Toronto’s Word on the Street Book & Magazine Festival runs June 11 & 12 at Queen’s Park Circle. In preparation for the event, we’re profiling some of the writers who will be featured during the festival.
The Author Spotlight Series shines a light on writers creating heartfelt and original work across genres, giving them an opportunity to talk about their books and why they do what they do.
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To submit an author for consideration, email firstname.lastname@example.org.
“Lindsay B-e is a writer and filmmaker. Their first full-length poetry collection, The Cyborg Anthology, is published by Brick Books. Lindsay B-e grew up in the village of Clavet, Saskatchewan and currently lives in Toronto. They have two kids, two dogs, and two cats.”
When did you know you wanted to be a writer?
I don’t remember a time when I didn’t think of myself as a writer, actually. I went from writing Sweet Valley fan fiction as a kid, to writing poetry mimicking Jim Morrison’s “American Dream” as a teen, to writing nonsensical experimental film screenplays in university. At this point, writing is more of a need than a want. I can feel it in my body when I haven’t written in a long time, and I feel better when I find the time to put words down.
Do you remember the first thing you ever wrote?
I destroyed the notebooks containing my childhood writing in a regrettable early-adult moment. The only writings I still have are some stories/poems written on looseleaf inside a binder that survived the purge. The oldest item in there is a rhyming poem called “My Bratty Brother” from Grade Five. There’s also a short story from Grade Nine that my teacher liked so much she called my Mom on the telephone. The story is about not knowing what to write about and it’s called “Gravy” for no discernable reason. My first two published pieces were in my high school’s anthology. There was a short story about the death of the last person on earth, and a poem about a doughnut that actually made it into The Cyborg Anthology in an altered form.
How did you develop your skills?
Well gosh, thank you for implying I have skills. I’ve been privileged to attend loads of different writing courses and programs through the years. There’s something about sharing and reading unfinished works that teaches me about the process of writing more than any manual ever could. I’ve also read lots of manuals. I read widely so I’m exposed to all sorts of genres and writing styles. For example, right now I’m reading a graphic novel teaching teens about sex, a Japanese yuri sci-fi series, a non-fiction book about trauma, and Janelle Monae’s new short story collection. Witnessing other writer’s skills helps me develop my own.
What are some of your biggest literary influences? /Do you have a favourite book/author?
I always want to submit a list of hundreds of books, in no particular order, when I’m asked this question. This list contains books that I enjoyed so much I wanted to do backflips, that I wanted to give a standing ovation to when I finished those last words. But instead of hundreds, I’ll mention the two most recent entries. The first is Yes, I Am a Corpse Flower by Travis Sharp, a poetry collection that’s like a human body made out of text. I was so excited about the George of the Jungle poem I sent it to my friends. The second is Little Blue Encyclopedia (For Vivian) by Hazel Jane Plante, a cross-genre book that’s a romance novel, an obituary, and an encyclopedia about a tv show ALL-IN-ONE. I loved it so much I wrote to the author to tell her, and I don’t make a habit of emailing strangers. I have a favourites list on Goodreads and Storygraph that contains all my backflip books since 2012.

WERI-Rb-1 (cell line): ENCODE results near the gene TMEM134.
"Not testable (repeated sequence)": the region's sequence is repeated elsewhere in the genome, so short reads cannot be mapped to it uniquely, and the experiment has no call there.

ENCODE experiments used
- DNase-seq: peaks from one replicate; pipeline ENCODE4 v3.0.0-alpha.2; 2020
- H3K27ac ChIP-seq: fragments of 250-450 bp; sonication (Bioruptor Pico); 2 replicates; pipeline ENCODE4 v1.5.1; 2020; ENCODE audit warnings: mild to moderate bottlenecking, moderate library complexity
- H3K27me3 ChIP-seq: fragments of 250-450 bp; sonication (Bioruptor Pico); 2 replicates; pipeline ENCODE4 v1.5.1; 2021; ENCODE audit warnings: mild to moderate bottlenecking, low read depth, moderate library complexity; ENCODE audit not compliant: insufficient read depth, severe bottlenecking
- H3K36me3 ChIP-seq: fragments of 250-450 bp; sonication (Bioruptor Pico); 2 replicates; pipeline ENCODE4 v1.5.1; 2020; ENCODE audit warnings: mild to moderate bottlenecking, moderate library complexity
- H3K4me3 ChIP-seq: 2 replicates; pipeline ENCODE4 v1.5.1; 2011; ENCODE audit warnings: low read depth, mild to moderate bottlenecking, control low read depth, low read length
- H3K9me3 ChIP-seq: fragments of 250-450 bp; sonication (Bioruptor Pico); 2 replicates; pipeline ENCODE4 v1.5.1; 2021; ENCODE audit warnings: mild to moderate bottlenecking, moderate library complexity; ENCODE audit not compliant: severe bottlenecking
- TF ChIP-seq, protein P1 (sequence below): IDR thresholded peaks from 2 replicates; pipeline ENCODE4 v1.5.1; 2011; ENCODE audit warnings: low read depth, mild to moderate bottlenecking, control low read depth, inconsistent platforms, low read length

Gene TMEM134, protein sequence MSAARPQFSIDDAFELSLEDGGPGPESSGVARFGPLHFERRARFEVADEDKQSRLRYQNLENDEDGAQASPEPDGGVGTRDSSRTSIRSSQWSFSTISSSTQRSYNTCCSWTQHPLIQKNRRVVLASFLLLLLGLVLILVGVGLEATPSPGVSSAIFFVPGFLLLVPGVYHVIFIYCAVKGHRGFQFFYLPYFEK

How would you describe your work?
I think my work is playful, nerdy, queer. It draws on a wide variety of influences, but my rural prairie background, love of animals, and the ups/downs of parenthood often poke through. I adore a good pun and multiplicities of meaning, so I include these in my poetry as much as I can.
What’s your writing process like?
My writing process is a mess! It took me ten years to finish The Cyborg Anthology. I have trouble writing during the day, and my best work comes out after midnight. On the extremely rare occasion that someone else takes care of my kids, dogs, and cats for a spell, I’m able to marathon write. I write first drafts of poems by hand into notebooks. I have an in-progress folder on my computer, but once a piece gets put in there, I usually forget about it. When I finally finish a draft of something, I feel a great sense of accomplishment and treat myself to a tattoo.
Tell us about your most recent book.
The Cyborg Anthology is a poetry collection from the future. Structured like an anthology, it includes biographies of cyborg poets and a selection of their poems. It takes place over 200 years in the future, after the earth has encountered a cataclysmic event that destroyed all mechanical lifeforms. It’s my first full-length work, published or otherwise, and I have the cyborg tattoo on my back to prove it.
What are you working on now/next?
I have two half-completed novels in the works. The cascading traumas of the past few years have made writing even harder than usual, but I try to get a few sentences in here and there. The first book is about a group of queer teenagers attending an art school in High Park, some of them able to communicate with animals. This team of youths and critters are trying to take down an evil developer who wants to turn High Park into condos. The second novel is a poetic reflection on growing up queer in a small Saskatchewan town, very loosely based on my hometown of Clavet. I’ve taken the third act in a strange direction, so who knows what it’s going to look like when it’s done. I certainly don’t!
Lindsay will be at WOTS Saturday June 11th from 6-7 PM @ The Across The Universe Stage